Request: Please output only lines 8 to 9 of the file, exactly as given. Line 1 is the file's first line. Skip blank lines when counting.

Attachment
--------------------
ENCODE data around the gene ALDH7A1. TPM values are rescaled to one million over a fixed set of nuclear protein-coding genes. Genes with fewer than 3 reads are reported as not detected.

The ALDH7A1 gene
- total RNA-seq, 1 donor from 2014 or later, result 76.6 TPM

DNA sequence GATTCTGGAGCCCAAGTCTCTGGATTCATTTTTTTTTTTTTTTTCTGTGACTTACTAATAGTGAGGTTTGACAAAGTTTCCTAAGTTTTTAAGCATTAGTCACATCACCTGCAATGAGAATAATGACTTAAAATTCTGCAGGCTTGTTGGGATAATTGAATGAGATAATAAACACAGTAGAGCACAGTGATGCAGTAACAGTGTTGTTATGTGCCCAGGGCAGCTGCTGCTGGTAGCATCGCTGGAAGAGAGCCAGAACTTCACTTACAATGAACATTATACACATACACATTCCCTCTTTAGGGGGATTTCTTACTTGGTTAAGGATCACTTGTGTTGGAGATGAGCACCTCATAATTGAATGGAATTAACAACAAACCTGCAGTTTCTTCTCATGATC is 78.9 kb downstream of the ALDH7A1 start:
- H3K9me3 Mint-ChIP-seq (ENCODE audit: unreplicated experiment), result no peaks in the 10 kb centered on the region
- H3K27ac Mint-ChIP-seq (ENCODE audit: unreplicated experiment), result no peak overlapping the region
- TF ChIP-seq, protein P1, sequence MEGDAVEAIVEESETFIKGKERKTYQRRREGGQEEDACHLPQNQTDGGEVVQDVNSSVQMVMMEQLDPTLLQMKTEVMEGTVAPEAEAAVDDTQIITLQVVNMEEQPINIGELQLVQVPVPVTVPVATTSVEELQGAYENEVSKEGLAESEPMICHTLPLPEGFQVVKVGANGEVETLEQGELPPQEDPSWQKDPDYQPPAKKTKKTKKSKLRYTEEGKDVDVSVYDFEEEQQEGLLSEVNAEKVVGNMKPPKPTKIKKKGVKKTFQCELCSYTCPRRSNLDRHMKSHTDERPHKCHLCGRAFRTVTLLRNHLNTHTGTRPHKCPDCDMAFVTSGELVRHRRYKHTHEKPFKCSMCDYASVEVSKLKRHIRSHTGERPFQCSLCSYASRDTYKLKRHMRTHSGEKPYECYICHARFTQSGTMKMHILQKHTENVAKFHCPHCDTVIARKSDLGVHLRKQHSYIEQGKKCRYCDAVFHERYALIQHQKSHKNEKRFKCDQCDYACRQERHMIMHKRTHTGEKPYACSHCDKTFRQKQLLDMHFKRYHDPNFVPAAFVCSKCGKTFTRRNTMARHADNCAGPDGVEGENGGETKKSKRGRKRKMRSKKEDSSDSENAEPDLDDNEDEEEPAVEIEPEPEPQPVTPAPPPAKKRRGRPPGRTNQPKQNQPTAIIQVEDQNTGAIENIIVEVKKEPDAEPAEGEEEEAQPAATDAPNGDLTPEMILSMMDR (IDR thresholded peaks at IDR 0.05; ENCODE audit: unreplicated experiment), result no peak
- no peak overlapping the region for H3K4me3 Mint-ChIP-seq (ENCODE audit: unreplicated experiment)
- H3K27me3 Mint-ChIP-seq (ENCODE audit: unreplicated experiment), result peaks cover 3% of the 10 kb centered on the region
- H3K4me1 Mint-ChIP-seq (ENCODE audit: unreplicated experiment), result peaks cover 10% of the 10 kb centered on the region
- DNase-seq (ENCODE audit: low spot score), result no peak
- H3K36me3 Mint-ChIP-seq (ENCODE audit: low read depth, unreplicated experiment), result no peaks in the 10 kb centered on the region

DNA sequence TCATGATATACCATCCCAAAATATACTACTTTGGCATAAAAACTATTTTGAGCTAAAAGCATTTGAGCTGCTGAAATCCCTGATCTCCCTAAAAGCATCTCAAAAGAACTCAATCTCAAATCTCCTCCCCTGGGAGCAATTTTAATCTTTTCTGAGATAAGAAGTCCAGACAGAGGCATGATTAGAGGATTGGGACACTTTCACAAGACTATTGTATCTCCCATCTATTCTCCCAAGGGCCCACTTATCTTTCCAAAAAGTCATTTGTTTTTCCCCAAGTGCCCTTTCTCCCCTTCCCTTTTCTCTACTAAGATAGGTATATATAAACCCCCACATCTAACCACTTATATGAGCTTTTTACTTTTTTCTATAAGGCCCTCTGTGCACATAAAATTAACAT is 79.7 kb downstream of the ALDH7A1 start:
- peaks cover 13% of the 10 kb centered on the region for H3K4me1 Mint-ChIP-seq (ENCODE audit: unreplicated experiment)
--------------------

- no peak overlapping the region for H3K4me3 Mint-ChIP-seq (ENCODE audit: unreplicated experiment)
- H3K27me3 Mint-ChIP-seq (ENCODE audit: unreplicated experiment), result peaks cover 3% of the 10 kb centered on the region